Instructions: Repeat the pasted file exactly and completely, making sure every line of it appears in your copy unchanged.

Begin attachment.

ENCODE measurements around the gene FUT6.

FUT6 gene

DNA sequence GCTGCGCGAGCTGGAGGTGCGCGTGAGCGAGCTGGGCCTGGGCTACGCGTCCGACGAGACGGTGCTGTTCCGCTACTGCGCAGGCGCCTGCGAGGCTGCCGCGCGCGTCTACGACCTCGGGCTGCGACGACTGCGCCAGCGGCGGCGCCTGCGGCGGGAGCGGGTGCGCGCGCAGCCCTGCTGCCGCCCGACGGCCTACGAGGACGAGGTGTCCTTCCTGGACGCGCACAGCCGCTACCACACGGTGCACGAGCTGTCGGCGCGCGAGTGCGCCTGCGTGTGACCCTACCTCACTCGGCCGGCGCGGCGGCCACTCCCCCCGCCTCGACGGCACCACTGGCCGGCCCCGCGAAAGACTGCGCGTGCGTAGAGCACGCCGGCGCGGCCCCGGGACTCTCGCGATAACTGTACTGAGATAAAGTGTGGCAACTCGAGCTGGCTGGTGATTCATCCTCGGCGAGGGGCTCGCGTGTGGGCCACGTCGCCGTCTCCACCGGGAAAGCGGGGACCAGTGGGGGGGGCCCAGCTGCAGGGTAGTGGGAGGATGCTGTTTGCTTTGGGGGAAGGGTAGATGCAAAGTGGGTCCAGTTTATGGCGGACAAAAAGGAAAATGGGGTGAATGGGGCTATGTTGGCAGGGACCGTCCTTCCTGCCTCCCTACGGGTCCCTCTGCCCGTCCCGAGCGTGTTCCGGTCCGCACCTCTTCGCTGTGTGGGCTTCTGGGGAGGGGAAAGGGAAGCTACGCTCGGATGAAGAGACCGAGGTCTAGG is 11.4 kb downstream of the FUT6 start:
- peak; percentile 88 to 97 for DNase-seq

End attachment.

ENCODE measurements around the gene FUT6.

FUT6 gene

DNA sequence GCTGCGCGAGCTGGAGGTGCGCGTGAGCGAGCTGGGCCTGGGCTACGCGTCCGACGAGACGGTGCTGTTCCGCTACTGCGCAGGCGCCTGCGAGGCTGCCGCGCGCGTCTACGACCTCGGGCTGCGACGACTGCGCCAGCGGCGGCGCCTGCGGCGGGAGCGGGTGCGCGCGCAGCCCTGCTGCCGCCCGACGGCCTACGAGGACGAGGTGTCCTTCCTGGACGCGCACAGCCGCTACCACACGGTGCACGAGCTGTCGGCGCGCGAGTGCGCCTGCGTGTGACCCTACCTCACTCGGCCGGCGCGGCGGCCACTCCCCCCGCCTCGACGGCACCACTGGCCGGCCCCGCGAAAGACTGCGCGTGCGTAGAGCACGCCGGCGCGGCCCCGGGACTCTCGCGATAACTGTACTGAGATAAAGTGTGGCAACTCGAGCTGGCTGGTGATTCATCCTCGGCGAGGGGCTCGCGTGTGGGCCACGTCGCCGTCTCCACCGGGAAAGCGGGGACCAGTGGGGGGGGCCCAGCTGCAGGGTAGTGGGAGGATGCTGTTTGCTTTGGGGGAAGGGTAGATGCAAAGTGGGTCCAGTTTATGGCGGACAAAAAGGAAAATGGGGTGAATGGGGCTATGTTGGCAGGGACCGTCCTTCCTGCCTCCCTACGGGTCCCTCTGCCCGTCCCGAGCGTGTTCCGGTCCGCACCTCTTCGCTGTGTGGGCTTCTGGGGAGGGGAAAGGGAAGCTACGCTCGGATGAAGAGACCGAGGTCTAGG is 11.4 kb downstream of the FUT6 start:
- peak; percentile 88 to 97 for DNase-seq